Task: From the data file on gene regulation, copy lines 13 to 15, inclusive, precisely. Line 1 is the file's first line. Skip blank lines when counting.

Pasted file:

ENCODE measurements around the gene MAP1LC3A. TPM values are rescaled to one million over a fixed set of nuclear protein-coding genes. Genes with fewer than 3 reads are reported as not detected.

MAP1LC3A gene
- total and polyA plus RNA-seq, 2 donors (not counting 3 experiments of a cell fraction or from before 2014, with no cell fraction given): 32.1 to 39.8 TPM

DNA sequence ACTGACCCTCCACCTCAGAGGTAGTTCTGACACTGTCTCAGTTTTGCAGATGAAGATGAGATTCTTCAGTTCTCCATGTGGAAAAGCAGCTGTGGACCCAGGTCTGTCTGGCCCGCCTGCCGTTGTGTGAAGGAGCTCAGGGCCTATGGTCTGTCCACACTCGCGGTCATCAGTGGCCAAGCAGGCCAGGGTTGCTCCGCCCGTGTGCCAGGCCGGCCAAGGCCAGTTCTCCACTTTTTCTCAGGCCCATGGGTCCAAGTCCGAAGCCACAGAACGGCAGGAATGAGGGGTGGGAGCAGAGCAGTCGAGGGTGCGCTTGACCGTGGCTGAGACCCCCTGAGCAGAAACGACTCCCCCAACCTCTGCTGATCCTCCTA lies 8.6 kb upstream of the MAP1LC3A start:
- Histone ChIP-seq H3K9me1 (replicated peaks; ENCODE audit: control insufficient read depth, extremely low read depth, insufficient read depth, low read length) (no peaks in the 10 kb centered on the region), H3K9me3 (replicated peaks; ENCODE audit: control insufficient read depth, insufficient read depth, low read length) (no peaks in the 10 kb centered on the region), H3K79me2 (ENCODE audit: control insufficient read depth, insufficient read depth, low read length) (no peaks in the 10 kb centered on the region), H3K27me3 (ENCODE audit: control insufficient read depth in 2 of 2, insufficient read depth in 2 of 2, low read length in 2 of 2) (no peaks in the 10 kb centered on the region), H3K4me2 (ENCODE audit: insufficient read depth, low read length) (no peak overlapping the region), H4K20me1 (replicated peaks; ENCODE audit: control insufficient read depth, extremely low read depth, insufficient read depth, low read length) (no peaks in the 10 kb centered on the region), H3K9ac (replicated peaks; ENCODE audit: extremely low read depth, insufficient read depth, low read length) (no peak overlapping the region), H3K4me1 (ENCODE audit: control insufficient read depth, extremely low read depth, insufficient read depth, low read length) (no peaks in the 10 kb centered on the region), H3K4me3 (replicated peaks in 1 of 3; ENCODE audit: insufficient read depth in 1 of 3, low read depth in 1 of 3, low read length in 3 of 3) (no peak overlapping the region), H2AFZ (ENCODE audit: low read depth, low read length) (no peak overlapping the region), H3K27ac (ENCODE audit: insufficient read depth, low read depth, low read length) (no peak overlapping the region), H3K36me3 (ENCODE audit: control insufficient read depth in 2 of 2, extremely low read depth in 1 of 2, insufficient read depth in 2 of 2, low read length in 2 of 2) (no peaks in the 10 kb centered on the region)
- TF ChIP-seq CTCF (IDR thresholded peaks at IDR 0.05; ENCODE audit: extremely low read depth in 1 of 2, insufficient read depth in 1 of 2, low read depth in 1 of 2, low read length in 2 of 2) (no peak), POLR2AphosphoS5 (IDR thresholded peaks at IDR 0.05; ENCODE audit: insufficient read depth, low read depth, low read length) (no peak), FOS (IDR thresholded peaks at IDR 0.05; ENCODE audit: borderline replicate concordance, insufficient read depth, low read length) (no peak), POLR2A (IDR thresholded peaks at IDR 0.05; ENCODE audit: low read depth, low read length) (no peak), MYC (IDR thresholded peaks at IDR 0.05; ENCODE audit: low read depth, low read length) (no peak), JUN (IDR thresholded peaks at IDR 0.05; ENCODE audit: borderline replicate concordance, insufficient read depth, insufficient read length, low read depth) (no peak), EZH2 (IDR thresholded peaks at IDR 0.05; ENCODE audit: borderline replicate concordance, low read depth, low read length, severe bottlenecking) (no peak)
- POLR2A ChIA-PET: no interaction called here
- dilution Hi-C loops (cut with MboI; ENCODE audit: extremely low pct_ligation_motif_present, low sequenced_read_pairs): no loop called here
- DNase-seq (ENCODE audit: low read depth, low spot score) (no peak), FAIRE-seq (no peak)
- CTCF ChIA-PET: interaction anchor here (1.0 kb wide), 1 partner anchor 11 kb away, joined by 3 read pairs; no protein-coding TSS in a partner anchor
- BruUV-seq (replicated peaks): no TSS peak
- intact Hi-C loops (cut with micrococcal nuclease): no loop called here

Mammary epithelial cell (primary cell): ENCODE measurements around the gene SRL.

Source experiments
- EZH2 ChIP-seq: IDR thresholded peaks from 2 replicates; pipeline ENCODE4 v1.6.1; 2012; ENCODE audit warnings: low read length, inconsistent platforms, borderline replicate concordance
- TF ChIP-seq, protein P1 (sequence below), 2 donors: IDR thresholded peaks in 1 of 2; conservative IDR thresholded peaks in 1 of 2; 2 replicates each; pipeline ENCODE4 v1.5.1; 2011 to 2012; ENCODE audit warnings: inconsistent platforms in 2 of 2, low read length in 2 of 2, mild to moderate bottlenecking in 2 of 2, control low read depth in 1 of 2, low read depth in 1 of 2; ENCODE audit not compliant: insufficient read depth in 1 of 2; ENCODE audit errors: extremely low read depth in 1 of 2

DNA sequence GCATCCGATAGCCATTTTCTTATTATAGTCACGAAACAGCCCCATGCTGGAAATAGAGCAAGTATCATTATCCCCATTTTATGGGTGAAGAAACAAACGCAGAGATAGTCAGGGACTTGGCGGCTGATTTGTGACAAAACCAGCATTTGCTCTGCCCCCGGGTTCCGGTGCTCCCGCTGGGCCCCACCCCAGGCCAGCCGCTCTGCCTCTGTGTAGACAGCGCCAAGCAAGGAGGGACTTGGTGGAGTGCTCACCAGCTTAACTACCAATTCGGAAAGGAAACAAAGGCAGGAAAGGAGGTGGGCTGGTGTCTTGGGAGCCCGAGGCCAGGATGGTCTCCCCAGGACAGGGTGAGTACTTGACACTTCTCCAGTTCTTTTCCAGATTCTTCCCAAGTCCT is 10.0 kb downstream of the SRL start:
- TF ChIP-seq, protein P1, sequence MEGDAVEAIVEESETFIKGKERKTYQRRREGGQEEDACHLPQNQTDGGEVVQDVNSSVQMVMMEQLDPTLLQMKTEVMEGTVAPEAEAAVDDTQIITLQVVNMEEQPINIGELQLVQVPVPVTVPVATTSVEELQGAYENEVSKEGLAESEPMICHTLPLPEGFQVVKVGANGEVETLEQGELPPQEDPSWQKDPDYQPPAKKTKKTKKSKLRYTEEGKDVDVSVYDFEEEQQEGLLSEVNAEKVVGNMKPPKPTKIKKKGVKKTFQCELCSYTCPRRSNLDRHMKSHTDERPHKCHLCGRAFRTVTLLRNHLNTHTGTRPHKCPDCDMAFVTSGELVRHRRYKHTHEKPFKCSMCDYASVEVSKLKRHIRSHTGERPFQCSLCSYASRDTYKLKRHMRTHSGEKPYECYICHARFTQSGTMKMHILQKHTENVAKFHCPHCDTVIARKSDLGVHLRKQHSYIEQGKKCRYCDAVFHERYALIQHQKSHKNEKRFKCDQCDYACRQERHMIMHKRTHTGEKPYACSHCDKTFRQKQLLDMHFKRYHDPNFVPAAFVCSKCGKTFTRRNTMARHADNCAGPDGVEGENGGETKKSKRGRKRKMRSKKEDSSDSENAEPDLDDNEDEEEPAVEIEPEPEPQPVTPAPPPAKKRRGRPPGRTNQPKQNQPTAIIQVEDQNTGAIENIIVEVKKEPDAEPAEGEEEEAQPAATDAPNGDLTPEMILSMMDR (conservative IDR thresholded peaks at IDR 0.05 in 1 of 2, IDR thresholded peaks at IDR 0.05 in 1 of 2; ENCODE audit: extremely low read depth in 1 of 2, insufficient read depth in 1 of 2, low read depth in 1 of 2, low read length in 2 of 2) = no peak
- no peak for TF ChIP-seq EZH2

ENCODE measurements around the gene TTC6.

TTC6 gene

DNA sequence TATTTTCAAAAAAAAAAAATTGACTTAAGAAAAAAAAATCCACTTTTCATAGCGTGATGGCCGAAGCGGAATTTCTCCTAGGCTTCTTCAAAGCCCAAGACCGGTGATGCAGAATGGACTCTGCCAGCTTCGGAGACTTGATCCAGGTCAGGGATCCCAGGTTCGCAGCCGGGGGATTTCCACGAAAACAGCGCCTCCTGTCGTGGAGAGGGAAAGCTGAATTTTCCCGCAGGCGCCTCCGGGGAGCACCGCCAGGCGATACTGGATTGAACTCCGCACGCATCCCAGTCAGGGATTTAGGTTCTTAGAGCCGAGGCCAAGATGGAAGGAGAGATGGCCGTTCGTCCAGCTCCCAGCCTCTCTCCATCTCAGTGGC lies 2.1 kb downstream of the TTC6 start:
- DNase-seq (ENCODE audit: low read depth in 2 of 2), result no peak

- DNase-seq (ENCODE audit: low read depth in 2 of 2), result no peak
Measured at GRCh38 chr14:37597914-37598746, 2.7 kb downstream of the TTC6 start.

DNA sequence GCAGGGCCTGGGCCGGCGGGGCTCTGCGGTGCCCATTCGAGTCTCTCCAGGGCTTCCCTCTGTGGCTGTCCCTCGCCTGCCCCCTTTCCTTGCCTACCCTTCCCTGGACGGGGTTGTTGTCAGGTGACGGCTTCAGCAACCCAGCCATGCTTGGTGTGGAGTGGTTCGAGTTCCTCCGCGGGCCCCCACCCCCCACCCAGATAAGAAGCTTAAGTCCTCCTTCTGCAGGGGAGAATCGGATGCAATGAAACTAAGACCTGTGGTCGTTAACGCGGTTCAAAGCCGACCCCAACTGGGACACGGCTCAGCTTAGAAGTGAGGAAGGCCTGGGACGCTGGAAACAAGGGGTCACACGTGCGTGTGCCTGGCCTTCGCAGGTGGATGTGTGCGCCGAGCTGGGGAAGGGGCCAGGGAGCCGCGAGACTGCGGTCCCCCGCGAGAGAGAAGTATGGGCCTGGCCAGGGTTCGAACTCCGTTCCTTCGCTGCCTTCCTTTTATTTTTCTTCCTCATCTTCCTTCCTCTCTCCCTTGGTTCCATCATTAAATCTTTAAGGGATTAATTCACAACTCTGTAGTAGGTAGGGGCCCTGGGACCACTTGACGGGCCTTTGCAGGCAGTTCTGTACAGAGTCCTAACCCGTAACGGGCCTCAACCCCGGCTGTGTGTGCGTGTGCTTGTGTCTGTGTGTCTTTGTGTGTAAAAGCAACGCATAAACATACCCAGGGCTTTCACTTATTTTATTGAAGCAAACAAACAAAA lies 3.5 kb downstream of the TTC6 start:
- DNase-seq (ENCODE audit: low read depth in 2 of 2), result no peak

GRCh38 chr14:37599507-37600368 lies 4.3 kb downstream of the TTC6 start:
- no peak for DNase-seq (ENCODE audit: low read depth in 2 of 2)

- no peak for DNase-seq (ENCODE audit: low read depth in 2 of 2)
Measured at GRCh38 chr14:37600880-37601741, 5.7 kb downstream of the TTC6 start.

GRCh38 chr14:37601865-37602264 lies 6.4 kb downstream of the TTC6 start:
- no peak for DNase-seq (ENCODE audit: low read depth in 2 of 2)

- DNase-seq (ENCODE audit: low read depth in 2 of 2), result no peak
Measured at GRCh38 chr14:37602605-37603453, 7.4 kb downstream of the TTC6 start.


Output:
Mammary epithelial cell (primary cell): ENCODE measurements around the gene SRL.

Source experiments
- EZH2 ChIP-seq: IDR thresholded peaks from 2 replicates; pipeline ENCODE4 v1.6.1; 2012; ENCODE audit warnings: low read length, inconsistent platforms, borderline replicate concordance